Miniaturized transparent ultrasound sensor for photoacoustic endoscopy

Research output: Chapter in Book/Report/Conference proceedingConference paperpeer-review

59 Downloads (Pure)


Photoacoustic endoscopy (PAE) allows close visualisation of internal tissues that are challenging to be assessed from outside. It usually employs optical fibres to deliver light to optically excite ultrasound from internal tissues and detect these ultrasound signals with a detector integrated with the fibre. Conventional designs of PAE usually comprise piezoelectric transducers for photoacoustic signals detection, however, due to their opaque nature, these transducers are required to be laterally offset, leading to reduced acoustic sensitivity and increased footprint dimensions. In this work, we fabricated a miniaturized transparent ultrasound sensor using a transparent polyvinylidene fluoride (PVDF) thin film coated with indium tin oxide (ITO) electrodes for PAE. The PVDF-ITO thin film was coated at the tip of a brass tube that had an outer diameter of 2 mm and an inner diameter of 1 mm. A multimode optical fibre was inserted into the brass tube to deliver nano-second-pulsed laser through the PVDF-ITO sensor for photoacoustic signals excitation. The sensor showed an optical transmission rate of ~ 65% to 75% in the wavelength range of 450 to 700 nm, and the photoacoustic signals generated from a carbon fibre had a centre frequency of 15 MHz and a -10 dB bandwidth of 30 MHz. Raster scanning of a focused laser beam on a carbon fibre phantom was performed to obtain optical-resolution photoacoustic endomicroscopy images using a high-speed digital micromirror device via wavefront shaping. Further pre-clinical experiments (tissue samples and in vivo) are required to evaluate the potential of the imaging system for guiding minimally invasive procedures.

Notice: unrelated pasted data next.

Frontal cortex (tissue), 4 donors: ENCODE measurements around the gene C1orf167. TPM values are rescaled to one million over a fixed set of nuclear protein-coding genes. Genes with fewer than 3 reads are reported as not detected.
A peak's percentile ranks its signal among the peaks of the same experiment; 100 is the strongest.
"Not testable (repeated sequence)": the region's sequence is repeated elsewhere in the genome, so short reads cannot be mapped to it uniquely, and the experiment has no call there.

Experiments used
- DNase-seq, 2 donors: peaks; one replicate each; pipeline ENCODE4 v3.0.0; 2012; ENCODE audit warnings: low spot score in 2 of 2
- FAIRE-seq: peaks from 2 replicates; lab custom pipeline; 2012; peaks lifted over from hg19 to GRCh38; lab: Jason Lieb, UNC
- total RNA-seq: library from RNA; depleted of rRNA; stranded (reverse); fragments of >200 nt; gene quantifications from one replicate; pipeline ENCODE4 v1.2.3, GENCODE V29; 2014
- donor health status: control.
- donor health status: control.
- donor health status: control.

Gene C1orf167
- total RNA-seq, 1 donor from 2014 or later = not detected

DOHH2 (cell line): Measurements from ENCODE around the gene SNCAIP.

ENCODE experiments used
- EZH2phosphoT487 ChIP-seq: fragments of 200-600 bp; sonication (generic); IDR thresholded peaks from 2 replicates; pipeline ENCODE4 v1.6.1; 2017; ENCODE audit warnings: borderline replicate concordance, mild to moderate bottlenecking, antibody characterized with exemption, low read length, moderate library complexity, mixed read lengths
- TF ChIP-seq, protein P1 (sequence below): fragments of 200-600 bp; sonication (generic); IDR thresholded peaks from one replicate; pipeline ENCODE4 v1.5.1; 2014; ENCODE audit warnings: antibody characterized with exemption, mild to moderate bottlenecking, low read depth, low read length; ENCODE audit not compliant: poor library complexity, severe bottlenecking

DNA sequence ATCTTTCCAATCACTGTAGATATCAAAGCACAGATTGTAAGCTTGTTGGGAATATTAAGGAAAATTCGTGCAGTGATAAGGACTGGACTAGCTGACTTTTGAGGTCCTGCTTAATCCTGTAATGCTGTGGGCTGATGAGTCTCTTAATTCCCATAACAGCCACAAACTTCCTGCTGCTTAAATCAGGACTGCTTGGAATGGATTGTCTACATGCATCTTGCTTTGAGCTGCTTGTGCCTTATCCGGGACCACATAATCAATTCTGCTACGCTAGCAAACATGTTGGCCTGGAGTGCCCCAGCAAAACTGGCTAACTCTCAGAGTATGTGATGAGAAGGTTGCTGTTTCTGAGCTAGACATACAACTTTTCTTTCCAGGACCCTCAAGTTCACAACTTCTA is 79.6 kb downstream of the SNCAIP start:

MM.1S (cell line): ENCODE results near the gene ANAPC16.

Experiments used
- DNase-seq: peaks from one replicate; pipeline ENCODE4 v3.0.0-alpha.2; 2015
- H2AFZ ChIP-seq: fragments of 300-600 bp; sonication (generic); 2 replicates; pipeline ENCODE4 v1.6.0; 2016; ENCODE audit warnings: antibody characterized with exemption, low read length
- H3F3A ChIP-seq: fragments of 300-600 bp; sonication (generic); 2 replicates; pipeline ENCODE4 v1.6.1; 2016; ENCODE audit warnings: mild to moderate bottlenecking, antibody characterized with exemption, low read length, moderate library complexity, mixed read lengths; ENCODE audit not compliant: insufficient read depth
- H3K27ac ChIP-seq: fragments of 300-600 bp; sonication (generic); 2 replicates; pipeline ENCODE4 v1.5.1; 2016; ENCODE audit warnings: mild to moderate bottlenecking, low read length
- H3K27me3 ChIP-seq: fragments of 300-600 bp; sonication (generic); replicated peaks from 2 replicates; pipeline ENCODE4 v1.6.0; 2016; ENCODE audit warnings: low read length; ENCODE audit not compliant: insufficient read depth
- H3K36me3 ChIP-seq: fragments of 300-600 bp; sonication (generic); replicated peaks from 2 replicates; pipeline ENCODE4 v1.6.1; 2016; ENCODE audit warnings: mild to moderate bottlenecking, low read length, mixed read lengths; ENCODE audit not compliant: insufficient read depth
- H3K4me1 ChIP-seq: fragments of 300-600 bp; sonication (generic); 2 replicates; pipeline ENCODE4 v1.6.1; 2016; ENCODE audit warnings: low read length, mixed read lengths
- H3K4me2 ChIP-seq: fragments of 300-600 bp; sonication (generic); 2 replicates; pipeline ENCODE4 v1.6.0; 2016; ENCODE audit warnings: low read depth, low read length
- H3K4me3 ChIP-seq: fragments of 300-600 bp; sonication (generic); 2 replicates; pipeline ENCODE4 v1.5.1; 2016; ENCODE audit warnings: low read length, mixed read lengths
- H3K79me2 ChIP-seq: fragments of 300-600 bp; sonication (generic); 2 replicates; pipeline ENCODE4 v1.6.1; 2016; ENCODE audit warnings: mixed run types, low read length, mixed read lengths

Original languageEnglish
Title of host publicationProceedings Volume 11960, Photons Plus Ultrasound: Imaging and Sensing 2022
Number of pages5
Publication statusPublished - 7 Mar 2022


Dive into the research topics of 'Miniaturized transparent ultrasound sensor for photoacoustic endoscopy'. Together they form a unique fingerprint.

Cite this